State Key Laboratory of Numerical Modeling for Atmospheric Sciences and
Geophysical Fluid Dynamics (LASG)
Institute of Atmospheric Physics, Chinese Academy of Sciences
Vol. 2/No. 2 Apr 2017
Attribution of the July–August 2013 heat event in Central and Eastern China
The observed and simulated frequency, intensity, and duration of some extreme weather and climate events have been changing as the climate system has warmed. Extreme event attribution has drawn the interest of the public and been a topic of climate change research because of the severely devastating impacts of extreme events. An individual extreme weather or climate event can occur because of natural internal variability, and can also be influenced by anthropogenic factors, along with the rare sample of extreme events. It’s thus difficult to determine the extent to which climate change influences an individual extreme events.
In the midsummer of 2013, Central and Eastern China (CEC) was hit by an extraordinary heat event, with the region experiencing the warmest July–August on record. To explore how human-induced greenhouse gas emissions and natural internal variability contributed to this heat event, Dr. MA Shuangmei from Chinese Academy of Meteorological Sciences, her Ph.D advisor, Prof. ZHOU Tianjun from the CAS Institute of Atmospheric Physics and their American, Austrian and Japanese collaborators compared observed July–August mean surface air temperature (SAT) with that simulated by climate models. They ﬁnd that both atmospheric natural variability and anthropogenic factors contributed to this heat event. This extreme warm midsummer was associated with a positive high-pressure anomaly that was closely related to the stochastic behavior of atmospheric circulation. Diagnosis of CMIP5 models and large ensembles of two atmospheric models indicates that human inﬂuence has substantially increased the chance of warm mid-summers such as 2013 in CEC.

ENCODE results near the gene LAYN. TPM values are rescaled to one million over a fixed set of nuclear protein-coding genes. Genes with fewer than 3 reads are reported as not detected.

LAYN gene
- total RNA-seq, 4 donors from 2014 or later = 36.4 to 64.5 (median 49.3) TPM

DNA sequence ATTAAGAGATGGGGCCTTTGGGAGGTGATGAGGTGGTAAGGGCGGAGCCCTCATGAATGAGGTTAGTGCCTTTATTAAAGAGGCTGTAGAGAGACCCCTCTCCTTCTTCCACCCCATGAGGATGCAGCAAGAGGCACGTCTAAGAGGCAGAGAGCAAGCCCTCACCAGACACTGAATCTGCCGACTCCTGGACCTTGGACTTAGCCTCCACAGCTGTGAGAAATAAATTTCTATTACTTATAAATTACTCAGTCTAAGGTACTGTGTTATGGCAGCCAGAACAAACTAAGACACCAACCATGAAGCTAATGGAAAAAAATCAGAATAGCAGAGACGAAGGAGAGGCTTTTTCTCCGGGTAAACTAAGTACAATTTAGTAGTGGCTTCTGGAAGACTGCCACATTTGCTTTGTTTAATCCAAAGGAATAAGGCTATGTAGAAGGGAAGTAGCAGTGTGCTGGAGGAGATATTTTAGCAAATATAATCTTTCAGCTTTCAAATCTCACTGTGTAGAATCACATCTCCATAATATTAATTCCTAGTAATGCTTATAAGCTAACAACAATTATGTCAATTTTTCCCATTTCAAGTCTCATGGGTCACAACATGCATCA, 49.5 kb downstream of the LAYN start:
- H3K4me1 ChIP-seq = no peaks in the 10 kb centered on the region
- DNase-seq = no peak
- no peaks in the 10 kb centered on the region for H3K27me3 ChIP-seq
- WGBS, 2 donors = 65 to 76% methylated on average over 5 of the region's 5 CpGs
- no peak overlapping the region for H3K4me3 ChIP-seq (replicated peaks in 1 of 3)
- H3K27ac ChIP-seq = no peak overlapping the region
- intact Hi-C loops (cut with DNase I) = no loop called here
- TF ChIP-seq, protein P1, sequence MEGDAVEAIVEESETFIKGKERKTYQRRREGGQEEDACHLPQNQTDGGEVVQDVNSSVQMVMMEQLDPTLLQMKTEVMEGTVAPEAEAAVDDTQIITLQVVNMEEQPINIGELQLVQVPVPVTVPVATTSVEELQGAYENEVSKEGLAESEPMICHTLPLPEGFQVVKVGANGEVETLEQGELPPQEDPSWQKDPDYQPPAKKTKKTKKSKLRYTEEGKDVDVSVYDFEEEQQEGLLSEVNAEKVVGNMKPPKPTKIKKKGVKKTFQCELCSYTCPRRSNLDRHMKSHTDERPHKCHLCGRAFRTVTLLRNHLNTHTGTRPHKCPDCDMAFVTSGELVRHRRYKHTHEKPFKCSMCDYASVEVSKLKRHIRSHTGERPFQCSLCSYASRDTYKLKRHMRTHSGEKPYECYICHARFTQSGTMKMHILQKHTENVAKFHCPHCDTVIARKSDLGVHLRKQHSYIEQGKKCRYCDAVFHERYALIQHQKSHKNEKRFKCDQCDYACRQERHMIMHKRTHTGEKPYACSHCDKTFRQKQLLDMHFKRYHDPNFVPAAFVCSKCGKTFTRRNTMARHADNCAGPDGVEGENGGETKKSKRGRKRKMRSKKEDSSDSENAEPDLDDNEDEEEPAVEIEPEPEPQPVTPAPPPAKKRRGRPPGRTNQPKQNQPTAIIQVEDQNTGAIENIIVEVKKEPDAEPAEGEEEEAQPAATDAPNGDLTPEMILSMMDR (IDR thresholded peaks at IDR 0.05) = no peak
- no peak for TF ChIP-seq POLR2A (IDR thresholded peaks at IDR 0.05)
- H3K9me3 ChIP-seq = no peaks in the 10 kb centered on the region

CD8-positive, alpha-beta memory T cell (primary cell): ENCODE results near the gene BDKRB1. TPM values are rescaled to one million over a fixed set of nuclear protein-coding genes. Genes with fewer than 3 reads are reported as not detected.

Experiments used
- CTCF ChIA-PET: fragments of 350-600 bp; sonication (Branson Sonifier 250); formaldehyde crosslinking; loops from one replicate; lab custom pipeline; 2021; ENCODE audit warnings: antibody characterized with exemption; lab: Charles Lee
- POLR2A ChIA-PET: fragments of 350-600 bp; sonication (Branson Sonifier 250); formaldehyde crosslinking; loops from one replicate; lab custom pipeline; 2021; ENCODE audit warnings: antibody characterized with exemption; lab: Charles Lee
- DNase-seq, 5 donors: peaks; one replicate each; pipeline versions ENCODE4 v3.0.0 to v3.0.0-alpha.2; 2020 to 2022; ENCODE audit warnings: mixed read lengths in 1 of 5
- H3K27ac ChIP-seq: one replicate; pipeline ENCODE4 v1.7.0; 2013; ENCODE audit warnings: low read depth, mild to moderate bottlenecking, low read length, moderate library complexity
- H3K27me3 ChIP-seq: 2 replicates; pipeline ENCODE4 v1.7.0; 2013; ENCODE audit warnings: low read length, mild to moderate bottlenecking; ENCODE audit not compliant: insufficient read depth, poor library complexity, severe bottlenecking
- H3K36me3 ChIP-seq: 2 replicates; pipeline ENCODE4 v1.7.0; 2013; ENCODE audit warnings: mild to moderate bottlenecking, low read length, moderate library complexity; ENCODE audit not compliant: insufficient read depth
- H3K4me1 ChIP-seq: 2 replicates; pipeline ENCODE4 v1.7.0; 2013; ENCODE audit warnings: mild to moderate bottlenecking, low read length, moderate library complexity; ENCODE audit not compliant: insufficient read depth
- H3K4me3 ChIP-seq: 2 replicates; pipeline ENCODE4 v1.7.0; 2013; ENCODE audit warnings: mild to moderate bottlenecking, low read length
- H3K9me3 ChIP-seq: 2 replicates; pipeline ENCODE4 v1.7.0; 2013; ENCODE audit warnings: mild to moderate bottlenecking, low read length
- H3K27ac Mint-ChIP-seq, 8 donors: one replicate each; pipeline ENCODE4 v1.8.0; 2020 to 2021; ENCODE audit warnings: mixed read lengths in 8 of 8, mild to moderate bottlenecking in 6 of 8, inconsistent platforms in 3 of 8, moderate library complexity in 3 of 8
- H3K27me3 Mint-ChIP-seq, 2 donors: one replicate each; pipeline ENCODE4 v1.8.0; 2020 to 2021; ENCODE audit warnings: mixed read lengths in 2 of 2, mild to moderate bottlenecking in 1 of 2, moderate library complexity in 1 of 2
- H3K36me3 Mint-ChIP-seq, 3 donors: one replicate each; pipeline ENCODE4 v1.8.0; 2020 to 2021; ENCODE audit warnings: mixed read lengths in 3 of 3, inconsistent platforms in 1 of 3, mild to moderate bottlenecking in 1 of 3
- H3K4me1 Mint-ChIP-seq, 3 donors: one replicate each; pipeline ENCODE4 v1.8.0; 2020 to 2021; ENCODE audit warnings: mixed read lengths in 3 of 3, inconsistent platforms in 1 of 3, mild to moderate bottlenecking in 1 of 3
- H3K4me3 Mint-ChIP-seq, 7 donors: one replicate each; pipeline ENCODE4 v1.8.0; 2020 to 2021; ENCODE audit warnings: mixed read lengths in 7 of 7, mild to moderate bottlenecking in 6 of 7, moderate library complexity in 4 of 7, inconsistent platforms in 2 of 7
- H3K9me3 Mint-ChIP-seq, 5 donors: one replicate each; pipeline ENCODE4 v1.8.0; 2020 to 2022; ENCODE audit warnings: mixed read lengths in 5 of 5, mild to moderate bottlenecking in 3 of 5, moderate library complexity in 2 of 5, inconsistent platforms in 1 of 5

(a) 2013 July–August mean SAT anomalies (°C, shaded) and geopotential height anomalies at 500 hPa (Z500, units in m, contours) relative to the base period. Histogram (bars) and probability density functions (PDFs, curve) of July–August mean SAT anomalies averaged over Central and Eastern China derived from (b) CMIP5，(c) CAM5.1and (d) MIROC5simulations. The vertical purple lines in (b)-(d) are the observed 2013 July–August SAT anomaly. (Image by MA Shuangmei)
Ma Shuangmei, Zhou Tianjun*, Stone Daithi, Angelil Oliver, Shiogama Hideo, 2017: Attribution of the July-August 2013 Heat Event in Central and Eastern China to Anthropogenic Greenhouse Gas Emissions. Environmental Research Letters, 12(5), 054020.
Contact: ZHOU Tianjun, email@example.com